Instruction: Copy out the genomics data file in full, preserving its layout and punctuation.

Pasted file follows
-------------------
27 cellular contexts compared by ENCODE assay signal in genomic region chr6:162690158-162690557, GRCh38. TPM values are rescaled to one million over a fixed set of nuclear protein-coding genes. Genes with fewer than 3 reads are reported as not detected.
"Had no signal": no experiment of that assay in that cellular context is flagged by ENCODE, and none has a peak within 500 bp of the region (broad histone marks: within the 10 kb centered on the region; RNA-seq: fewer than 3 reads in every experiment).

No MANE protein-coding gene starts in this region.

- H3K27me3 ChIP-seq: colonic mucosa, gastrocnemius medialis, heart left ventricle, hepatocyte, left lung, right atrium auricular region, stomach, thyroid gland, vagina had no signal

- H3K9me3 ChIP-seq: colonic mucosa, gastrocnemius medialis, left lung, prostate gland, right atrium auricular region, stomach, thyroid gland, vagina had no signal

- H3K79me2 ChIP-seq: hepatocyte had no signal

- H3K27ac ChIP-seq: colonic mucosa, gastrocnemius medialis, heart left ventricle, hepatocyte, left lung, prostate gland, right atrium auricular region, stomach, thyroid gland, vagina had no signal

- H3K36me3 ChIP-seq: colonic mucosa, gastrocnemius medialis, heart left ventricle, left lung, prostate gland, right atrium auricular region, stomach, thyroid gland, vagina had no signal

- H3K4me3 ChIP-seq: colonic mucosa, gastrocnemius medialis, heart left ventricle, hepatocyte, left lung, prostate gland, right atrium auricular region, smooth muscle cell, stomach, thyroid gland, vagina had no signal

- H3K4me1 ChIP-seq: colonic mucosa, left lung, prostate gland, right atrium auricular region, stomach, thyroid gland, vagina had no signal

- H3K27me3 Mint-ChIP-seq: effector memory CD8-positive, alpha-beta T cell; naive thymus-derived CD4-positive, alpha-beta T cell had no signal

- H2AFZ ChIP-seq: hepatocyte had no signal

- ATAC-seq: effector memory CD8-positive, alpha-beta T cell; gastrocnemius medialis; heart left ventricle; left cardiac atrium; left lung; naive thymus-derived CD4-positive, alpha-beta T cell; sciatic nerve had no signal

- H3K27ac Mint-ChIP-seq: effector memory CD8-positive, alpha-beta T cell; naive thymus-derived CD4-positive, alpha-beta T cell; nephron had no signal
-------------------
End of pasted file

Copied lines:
27 cellular contexts compared by ENCODE assay signal in genomic region chr6:162690158-162690557, GRCh38. TPM values are rescaled to one million over a fixed set of nuclear protein-coding genes. Genes with fewer than 3 reads are reported as not detected.
"Had no signal": no experiment of that assay in that cellular context is flagged by ENCODE, and none has a peak within 500 bp of the region (broad histone marks: within the 10 kb centered on the region; RNA-seq: fewer than 3 reads in every experiment).

No MANE protein-coding gene starts in this region.

- H3K27me3 ChIP-seq: colonic mucosa, gastrocnemius medialis, heart left ventricle, hepatocyte, left lung, right atrium auricular region, stomach, thyroid gland, vagina had no signal

- H3K9me3 ChIP-seq: colonic mucosa, gastrocnemius medialis, left lung, prostate gland, right atrium auricular region, stomach, thyroid gland, vagina had no signal

- H3K79me2 ChIP-seq: hepatocyte had no signal

- H3K27ac ChIP-seq: colonic mucosa, gastrocnemius medialis, heart left ventricle, hepatocyte, left lung, prostate gland, right atrium auricular region, stomach, thyroid gland, vagina had no signal

- H3K36me3 ChIP-seq: colonic mucosa, gastrocnemius medialis, heart left ventricle, left lung, prostate gland, right atrium auricular region, stomach, thyroid gland, vagina had no signal

- H3K4me3 ChIP-seq: colonic mucosa, gastrocnemius medialis, heart left ventricle, hepatocyte, left lung, prostate gland, right atrium auricular region, smooth muscle cell, stomach, thyroid gland, vagina had no signal

- H3K4me1 ChIP-seq: colonic mucosa, left lung, prostate gland, right atrium auricular region, stomach, thyroid gland, vagina had no signal

- H3K27me3 Mint-ChIP-seq: effector memory CD8-positive, alpha-beta T cell; naive thymus-derived CD4-positive, alpha-beta T cell had no signal

- H2AFZ ChIP-seq: hepatocyte had no signal

- ATAC-seq: effector memory CD8-positive, alpha-beta T cell; gastrocnemius medialis; heart left ventricle; left cardiac atrium; left lung; naive thymus-derived CD4-positive, alpha-beta T cell; sciatic nerve had no signal

- H3K27ac Mint-ChIP-seq: effector memory CD8-positive, alpha-beta T cell; naive thymus-derived CD4-positive, alpha-beta T cell; nephron had no signal